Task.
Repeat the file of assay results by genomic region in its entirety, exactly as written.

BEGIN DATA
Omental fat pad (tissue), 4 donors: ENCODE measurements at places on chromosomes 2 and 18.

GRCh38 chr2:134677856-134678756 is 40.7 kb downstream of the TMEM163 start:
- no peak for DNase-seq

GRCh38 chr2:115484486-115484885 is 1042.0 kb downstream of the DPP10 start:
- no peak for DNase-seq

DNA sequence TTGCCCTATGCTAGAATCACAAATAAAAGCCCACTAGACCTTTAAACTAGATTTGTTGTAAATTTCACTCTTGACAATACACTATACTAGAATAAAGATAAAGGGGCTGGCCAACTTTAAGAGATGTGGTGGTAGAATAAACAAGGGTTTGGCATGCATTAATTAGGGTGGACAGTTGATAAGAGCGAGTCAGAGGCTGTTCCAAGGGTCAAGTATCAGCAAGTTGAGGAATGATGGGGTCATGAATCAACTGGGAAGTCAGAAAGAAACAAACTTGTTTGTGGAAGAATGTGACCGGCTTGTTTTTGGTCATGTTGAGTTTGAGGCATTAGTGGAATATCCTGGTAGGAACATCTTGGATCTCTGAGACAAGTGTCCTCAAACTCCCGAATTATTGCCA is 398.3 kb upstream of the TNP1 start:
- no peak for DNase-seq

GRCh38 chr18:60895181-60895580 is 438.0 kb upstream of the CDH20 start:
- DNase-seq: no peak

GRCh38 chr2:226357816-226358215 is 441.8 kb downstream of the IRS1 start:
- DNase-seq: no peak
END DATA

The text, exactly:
Omental fat pad (tissue), 4 donors: ENCODE measurements at places on chromosomes 2 and 18.

GRCh38 chr2:134677856-134678756 is 40.7 kb downstream of the TMEM163 start:
- no peak for DNase-seq

GRCh38 chr2:115484486-115484885 is 1042.0 kb downstream of the DPP10 start:
- no peak for DNase-seq

DNA sequence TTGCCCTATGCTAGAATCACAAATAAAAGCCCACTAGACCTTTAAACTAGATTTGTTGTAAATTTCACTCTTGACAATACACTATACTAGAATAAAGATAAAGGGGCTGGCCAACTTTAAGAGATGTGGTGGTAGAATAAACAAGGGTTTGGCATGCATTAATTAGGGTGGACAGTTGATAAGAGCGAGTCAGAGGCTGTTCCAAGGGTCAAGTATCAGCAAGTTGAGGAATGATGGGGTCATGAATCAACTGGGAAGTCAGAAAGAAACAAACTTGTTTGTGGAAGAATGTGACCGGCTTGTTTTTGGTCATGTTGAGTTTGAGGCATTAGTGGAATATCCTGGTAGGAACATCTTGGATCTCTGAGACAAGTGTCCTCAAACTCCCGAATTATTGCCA is 398.3 kb upstream of the TNP1 start:
- no peak for DNase-seq

GRCh38 chr18:60895181-60895580 is 438.0 kb upstream of the CDH20 start:
- DNase-seq: no peak

GRCh38 chr2:226357816-226358215 is 441.8 kb downstream of the IRS1 start:
- DNase-seq: no peak